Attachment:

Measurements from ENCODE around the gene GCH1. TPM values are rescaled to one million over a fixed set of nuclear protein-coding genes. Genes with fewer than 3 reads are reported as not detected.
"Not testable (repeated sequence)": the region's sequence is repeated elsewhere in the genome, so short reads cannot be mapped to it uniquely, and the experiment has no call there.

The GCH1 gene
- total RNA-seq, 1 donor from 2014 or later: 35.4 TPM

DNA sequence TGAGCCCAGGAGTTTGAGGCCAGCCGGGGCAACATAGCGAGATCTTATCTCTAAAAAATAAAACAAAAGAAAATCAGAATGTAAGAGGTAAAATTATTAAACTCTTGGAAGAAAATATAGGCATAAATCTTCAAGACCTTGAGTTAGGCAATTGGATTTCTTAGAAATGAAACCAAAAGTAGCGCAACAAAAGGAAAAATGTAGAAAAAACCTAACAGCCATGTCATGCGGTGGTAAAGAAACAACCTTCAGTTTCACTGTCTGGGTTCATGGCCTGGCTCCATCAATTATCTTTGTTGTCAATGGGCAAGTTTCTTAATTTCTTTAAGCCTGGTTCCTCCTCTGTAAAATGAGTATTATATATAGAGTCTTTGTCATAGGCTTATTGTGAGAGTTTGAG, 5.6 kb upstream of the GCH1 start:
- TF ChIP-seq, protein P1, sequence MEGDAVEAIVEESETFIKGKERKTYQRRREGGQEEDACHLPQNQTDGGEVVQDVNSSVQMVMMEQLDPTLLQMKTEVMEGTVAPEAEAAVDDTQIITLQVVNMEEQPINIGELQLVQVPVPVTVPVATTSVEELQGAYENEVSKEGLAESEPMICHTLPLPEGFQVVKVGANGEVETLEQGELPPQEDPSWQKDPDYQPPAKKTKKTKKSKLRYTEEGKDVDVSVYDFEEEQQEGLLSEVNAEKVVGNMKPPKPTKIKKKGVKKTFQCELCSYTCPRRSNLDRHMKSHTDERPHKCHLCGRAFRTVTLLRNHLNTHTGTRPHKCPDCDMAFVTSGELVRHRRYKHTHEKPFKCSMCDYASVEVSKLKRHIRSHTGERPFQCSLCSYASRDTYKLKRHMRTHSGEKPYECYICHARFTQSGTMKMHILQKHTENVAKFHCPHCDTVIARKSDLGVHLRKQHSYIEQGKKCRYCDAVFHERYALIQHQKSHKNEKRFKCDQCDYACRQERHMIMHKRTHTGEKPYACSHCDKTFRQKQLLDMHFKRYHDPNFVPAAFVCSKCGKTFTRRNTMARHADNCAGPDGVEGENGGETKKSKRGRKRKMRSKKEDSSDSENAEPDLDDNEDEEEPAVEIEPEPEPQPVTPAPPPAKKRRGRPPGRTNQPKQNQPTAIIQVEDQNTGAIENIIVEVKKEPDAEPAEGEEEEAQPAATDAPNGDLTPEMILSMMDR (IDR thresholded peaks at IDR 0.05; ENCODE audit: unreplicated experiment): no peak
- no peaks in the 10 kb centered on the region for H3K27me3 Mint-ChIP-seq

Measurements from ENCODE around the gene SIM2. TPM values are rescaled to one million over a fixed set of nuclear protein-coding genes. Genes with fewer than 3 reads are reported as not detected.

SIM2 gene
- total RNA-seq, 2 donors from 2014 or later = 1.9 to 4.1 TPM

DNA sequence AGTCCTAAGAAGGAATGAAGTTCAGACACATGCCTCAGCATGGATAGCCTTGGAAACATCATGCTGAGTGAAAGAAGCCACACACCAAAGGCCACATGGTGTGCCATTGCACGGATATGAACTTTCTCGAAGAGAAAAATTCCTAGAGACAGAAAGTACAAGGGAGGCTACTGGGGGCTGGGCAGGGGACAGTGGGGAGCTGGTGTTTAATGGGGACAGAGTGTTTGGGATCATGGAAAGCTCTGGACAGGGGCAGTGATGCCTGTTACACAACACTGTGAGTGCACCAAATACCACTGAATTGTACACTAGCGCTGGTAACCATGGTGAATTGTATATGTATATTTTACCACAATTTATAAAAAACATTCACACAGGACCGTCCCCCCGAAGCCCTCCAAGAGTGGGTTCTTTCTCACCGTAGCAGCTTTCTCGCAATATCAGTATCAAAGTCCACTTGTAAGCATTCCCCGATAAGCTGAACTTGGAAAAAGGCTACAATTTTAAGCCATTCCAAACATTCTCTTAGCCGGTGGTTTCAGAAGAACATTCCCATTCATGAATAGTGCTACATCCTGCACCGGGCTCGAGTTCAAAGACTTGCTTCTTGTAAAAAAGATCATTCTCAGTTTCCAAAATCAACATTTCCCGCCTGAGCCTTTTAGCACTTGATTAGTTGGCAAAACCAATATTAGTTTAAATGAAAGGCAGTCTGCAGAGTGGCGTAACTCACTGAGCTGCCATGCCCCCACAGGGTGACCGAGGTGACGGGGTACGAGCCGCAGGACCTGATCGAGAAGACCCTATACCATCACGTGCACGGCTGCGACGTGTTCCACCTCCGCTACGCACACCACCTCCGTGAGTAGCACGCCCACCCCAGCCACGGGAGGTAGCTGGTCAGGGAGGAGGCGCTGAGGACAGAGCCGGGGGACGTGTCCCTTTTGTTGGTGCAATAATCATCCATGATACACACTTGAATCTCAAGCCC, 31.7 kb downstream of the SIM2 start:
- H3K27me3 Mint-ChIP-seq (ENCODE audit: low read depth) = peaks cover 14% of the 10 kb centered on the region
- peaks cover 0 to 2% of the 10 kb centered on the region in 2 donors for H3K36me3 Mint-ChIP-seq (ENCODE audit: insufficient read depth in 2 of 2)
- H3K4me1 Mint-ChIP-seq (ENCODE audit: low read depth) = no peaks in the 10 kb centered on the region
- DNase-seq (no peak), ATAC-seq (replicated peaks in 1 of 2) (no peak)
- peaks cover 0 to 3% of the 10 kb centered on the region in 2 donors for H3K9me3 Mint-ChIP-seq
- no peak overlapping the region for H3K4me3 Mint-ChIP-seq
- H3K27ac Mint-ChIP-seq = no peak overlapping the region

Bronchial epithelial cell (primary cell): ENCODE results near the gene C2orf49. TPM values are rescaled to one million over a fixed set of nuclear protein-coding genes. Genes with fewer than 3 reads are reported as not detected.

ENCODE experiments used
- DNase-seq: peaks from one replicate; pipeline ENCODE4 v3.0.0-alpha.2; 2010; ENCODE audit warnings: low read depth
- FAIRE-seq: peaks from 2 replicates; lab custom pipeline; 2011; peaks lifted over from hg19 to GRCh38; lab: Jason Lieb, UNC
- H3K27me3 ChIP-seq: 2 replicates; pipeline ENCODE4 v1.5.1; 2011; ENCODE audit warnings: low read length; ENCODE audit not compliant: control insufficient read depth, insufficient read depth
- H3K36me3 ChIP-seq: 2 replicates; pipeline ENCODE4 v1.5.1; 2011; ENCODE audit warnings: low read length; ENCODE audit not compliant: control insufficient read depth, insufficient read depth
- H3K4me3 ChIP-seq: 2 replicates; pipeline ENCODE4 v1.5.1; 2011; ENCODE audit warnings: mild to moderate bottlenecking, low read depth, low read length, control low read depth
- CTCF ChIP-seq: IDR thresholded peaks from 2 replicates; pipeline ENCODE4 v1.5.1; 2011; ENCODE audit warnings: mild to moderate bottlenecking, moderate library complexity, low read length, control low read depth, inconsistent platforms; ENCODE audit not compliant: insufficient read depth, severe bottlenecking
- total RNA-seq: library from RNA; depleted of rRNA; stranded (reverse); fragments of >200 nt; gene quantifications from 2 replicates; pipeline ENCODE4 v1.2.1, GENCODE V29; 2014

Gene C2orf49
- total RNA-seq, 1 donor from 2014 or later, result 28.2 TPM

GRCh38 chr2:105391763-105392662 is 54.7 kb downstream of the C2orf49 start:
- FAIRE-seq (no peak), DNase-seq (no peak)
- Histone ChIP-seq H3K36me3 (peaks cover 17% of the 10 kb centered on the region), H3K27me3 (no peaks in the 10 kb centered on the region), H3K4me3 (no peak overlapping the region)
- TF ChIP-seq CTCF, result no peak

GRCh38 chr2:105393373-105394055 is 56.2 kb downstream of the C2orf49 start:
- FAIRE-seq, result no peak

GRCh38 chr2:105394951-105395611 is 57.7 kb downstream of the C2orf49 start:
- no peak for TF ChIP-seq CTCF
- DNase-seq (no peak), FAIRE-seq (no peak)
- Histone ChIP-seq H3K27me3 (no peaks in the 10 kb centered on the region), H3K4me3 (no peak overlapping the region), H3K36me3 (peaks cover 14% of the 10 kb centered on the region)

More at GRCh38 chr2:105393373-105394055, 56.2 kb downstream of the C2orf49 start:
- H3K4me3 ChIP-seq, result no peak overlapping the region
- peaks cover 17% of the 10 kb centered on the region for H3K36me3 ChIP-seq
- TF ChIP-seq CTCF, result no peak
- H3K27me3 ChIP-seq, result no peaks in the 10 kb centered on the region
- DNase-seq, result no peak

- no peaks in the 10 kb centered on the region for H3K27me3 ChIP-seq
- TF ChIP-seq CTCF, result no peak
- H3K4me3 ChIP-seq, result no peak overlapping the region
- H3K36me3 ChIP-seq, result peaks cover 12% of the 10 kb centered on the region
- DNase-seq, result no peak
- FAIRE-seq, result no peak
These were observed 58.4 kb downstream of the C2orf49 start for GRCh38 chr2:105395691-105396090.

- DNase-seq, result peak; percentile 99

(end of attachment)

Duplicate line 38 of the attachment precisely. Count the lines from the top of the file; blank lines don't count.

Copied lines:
- DNase-seq (no peak), FAIRE-seq (no peak)